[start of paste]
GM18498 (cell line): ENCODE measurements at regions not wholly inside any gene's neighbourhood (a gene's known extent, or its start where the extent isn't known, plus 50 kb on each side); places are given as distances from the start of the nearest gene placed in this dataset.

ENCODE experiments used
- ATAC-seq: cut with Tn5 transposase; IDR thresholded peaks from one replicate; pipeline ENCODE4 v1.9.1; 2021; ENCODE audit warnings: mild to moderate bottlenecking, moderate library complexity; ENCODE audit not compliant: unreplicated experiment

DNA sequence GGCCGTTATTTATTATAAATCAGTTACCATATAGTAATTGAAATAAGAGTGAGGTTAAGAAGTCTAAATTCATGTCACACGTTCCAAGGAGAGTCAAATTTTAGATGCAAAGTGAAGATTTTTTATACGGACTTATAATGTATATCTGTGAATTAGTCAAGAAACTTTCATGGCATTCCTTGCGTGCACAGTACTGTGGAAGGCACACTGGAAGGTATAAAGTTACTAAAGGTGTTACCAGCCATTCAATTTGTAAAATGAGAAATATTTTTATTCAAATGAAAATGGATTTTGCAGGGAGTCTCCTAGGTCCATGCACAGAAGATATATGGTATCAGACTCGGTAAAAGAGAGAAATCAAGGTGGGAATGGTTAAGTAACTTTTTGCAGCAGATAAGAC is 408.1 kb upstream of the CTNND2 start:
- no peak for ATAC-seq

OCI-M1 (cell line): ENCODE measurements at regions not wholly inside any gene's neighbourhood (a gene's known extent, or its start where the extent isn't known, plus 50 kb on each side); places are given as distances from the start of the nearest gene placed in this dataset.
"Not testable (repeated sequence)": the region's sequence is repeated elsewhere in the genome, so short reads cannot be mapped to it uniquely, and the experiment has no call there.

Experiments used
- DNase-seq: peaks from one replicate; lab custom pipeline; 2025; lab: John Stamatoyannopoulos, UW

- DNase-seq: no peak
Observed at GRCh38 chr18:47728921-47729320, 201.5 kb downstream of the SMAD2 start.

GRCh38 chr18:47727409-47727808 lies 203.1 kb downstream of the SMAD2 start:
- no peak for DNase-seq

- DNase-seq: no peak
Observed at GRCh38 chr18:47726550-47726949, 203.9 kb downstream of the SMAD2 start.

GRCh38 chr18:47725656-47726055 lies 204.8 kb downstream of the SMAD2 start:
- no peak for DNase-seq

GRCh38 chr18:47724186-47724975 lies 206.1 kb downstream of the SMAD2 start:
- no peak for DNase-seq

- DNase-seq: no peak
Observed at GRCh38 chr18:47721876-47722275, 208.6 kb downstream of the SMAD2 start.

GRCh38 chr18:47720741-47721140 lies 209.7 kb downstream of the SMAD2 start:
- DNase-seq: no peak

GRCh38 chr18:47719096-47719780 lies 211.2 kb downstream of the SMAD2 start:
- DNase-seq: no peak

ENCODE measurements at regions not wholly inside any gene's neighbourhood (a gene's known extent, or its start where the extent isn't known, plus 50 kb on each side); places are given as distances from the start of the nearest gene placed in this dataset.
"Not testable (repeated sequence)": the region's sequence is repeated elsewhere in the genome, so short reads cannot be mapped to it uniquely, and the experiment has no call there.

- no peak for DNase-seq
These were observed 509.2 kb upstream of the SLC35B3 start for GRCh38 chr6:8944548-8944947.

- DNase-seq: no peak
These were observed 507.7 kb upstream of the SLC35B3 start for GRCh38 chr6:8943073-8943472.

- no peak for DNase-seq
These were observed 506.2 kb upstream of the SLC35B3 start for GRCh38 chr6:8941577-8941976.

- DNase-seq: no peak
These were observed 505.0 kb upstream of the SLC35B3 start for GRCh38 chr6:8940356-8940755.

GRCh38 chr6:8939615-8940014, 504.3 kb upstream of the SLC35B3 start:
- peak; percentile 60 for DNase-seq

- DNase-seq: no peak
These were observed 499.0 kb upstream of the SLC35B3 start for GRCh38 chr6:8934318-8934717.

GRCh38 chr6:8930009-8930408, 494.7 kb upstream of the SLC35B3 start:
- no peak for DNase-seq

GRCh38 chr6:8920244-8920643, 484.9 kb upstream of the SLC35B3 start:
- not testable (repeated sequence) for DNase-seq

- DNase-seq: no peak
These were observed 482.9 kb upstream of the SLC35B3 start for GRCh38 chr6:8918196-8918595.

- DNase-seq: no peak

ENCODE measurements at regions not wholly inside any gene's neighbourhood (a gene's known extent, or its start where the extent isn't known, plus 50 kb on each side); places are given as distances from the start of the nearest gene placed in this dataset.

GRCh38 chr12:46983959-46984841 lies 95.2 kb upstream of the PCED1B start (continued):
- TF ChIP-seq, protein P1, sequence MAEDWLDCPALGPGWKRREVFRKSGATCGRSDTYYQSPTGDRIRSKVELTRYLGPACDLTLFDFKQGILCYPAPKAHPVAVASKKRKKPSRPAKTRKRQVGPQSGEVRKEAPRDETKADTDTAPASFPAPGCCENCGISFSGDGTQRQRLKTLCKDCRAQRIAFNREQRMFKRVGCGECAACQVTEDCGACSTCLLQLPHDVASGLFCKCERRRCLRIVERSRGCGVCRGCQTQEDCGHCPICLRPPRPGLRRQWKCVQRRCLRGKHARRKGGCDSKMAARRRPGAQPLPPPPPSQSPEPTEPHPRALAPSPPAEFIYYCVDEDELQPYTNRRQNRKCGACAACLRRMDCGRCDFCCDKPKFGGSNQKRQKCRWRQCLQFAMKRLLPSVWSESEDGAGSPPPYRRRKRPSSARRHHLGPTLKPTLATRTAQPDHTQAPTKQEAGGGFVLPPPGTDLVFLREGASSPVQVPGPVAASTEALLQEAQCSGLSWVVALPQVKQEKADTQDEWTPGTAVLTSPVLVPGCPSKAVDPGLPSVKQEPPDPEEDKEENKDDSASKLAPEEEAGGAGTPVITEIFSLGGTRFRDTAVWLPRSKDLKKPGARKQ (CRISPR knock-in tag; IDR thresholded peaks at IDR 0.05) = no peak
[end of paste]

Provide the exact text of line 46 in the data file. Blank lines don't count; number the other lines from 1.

- DNase-seq: no peak